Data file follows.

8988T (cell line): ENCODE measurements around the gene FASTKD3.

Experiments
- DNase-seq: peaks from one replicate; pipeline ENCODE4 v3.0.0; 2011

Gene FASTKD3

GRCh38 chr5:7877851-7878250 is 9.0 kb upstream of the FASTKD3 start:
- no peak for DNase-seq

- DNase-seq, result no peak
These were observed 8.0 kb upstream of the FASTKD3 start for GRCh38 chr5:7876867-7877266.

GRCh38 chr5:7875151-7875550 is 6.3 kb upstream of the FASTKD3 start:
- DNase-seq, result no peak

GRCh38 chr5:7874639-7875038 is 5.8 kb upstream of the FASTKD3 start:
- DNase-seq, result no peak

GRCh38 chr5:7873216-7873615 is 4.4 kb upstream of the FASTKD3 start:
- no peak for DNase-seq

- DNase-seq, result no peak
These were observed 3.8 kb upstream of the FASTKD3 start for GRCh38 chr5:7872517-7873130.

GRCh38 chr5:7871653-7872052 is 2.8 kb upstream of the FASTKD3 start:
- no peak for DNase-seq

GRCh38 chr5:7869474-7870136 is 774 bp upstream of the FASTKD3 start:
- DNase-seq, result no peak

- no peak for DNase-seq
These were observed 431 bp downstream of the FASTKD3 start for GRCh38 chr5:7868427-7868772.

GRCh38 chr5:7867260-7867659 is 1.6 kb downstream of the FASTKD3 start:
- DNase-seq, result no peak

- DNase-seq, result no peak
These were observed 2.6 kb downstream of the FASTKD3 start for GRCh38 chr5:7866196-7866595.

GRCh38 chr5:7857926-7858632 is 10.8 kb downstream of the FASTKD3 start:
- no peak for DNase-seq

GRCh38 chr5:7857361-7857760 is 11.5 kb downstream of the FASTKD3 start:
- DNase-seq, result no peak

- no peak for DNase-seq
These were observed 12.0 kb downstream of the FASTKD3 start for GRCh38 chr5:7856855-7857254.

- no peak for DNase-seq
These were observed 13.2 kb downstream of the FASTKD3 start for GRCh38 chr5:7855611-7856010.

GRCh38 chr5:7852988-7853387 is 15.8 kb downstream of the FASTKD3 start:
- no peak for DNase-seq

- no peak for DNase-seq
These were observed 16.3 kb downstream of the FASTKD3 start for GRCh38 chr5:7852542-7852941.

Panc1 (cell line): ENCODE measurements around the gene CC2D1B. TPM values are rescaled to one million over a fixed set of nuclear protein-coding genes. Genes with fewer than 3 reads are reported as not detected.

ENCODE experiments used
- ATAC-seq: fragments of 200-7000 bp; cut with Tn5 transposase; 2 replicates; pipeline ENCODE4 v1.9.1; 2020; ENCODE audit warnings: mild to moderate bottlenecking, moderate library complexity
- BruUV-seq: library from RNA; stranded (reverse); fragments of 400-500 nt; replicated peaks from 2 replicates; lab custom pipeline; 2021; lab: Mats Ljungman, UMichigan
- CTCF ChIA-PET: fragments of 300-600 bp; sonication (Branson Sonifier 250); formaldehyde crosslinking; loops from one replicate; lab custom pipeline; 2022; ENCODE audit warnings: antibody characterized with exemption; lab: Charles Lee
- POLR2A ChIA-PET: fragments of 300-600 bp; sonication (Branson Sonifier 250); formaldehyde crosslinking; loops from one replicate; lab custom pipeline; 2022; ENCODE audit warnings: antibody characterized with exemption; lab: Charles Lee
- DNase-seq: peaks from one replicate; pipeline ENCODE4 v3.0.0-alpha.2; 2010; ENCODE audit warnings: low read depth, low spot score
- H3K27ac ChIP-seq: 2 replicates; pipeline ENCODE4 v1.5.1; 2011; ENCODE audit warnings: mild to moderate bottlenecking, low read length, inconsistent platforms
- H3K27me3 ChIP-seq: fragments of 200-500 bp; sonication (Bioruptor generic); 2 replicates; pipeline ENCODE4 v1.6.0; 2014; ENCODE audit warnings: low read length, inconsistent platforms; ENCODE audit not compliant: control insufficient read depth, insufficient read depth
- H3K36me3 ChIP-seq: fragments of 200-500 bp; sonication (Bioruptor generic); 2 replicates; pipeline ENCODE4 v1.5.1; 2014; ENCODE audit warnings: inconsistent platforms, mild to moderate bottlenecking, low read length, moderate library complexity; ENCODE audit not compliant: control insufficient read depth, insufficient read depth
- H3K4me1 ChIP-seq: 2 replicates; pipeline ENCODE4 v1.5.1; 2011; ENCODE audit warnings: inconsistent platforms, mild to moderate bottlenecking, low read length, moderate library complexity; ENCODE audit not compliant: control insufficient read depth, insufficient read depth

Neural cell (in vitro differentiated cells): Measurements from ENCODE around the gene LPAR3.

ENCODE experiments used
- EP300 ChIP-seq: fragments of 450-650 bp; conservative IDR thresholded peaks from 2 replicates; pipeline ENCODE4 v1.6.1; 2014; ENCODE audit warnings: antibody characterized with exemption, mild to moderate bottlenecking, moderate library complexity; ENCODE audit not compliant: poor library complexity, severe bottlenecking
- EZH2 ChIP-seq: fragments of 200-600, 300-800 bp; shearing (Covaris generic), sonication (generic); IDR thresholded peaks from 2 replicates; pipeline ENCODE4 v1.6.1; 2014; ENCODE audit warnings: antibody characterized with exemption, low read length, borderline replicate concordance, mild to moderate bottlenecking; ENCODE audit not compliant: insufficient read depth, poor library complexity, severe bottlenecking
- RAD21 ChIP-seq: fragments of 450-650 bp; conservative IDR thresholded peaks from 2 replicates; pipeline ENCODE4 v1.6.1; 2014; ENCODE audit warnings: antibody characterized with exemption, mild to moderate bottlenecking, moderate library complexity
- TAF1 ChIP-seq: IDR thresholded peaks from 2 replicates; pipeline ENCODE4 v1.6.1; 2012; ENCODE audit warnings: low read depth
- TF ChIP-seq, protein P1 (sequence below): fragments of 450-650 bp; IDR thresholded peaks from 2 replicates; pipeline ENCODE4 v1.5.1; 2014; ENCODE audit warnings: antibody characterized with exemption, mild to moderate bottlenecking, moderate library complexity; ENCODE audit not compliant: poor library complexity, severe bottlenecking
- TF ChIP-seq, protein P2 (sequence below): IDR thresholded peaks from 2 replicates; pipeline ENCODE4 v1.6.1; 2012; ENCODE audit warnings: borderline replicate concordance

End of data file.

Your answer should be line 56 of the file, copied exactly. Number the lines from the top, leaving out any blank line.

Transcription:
- TF ChIP-seq, protein P1 (sequence below): fragments of 450-650 bp; IDR thresholded peaks from 2 replicates; pipeline ENCODE4 v1.5.1; 2014; ENCODE audit warnings: antibody characterized with exemption, mild to moderate bottlenecking, moderate library complexity; ENCODE audit not compliant: poor library complexity, severe bottlenecking